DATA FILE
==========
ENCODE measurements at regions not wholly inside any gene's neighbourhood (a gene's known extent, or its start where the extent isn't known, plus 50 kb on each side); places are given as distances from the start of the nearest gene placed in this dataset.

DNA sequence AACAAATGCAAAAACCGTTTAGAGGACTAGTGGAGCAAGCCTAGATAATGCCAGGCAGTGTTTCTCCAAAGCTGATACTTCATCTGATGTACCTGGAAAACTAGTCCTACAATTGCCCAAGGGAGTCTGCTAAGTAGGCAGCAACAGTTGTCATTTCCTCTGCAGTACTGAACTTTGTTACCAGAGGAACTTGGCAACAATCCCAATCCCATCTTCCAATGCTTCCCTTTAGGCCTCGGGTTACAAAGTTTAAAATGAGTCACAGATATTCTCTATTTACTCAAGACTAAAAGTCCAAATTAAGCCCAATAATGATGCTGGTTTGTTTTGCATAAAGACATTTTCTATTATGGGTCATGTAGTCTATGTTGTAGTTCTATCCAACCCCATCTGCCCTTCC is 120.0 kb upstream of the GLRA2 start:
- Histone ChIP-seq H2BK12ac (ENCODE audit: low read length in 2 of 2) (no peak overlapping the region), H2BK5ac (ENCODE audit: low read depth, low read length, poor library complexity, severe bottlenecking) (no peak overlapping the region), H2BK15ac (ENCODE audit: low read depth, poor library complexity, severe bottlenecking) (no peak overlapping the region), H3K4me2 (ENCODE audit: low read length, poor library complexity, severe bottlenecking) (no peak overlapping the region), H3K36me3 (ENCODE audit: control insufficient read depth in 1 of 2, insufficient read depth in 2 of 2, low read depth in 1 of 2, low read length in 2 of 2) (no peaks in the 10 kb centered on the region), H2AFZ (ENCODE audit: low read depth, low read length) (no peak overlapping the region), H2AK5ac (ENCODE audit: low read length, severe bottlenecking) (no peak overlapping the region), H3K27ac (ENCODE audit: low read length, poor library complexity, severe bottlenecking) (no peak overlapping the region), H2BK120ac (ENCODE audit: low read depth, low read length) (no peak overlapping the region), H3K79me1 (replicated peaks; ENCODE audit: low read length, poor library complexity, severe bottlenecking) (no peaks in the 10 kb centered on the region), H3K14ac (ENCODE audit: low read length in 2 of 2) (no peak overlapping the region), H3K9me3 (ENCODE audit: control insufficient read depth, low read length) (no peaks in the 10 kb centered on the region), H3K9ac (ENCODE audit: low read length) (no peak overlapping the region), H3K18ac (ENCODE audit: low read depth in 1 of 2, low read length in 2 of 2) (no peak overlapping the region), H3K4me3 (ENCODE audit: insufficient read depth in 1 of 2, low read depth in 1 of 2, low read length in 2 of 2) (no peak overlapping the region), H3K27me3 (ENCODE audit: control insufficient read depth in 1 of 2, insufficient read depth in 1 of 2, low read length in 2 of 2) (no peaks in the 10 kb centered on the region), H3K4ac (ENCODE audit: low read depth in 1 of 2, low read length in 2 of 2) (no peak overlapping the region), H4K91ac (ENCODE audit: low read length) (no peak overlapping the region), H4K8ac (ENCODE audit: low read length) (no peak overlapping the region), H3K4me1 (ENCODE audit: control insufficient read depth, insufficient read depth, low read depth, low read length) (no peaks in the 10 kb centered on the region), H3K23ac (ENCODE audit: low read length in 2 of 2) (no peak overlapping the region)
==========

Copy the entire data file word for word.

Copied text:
ENCODE measurements at regions not wholly inside any gene's neighbourhood (a gene's known extent, or its start where the extent isn't known, plus 50 kb on each side); places are given as distances from the start of the nearest gene placed in this dataset.

DNA sequence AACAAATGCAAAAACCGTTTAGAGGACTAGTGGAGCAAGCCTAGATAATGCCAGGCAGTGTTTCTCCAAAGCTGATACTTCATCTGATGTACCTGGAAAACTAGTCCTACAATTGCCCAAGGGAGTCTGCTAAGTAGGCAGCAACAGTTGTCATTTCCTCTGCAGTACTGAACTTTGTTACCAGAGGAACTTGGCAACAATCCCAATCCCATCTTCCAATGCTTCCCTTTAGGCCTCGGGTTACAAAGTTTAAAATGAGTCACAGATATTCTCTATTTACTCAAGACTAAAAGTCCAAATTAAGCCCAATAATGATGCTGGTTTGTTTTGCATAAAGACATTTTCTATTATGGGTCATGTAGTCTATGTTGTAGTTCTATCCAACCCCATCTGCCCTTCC is 120.0 kb upstream of the GLRA2 start:
- Histone ChIP-seq H2BK12ac (ENCODE audit: low read length in 2 of 2) (no peak overlapping the region), H2BK5ac (ENCODE audit: low read depth, low read length, poor library complexity, severe bottlenecking) (no peak overlapping the region), H2BK15ac (ENCODE audit: low read depth, poor library complexity, severe bottlenecking) (no peak overlapping the region), H3K4me2 (ENCODE audit: low read length, poor library complexity, severe bottlenecking) (no peak overlapping the region), H3K36me3 (ENCODE audit: control insufficient read depth in 1 of 2, insufficient read depth in 2 of 2, low read depth in 1 of 2, low read length in 2 of 2) (no peaks in the 10 kb centered on the region), H2AFZ (ENCODE audit: low read depth, low read length) (no peak overlapping the region), H2AK5ac (ENCODE audit: low read length, severe bottlenecking) (no peak overlapping the region), H3K27ac (ENCODE audit: low read length, poor library complexity, severe bottlenecking) (no peak overlapping the region), H2BK120ac (ENCODE audit: low read depth, low read length) (no peak overlapping the region), H3K79me1 (replicated peaks; ENCODE audit: low read length, poor library complexity, severe bottlenecking) (no peaks in the 10 kb centered on the region), H3K14ac (ENCODE audit: low read length in 2 of 2) (no peak overlapping the region), H3K9me3 (ENCODE audit: control insufficient read depth, low read length) (no peaks in the 10 kb centered on the region), H3K9ac (ENCODE audit: low read length) (no peak overlapping the region), H3K18ac (ENCODE audit: low read depth in 1 of 2, low read length in 2 of 2) (no peak overlapping the region), H3K4me3 (ENCODE audit: insufficient read depth in 1 of 2, low read depth in 1 of 2, low read length in 2 of 2) (no peak overlapping the region), H3K27me3 (ENCODE audit: control insufficient read depth in 1 of 2, insufficient read depth in 1 of 2, low read length in 2 of 2) (no peaks in the 10 kb centered on the region), H3K4ac (ENCODE audit: low read depth in 1 of 2, low read length in 2 of 2) (no peak overlapping the region), H4K91ac (ENCODE audit: low read length) (no peak overlapping the region), H4K8ac (ENCODE audit: low read length) (no peak overlapping the region), H3K4me1 (ENCODE audit: control insufficient read depth, insufficient read depth, low read depth, low read length) (no peaks in the 10 kb centered on the region), H3K23ac (ENCODE audit: low read length in 2 of 2) (no peak overlapping the region)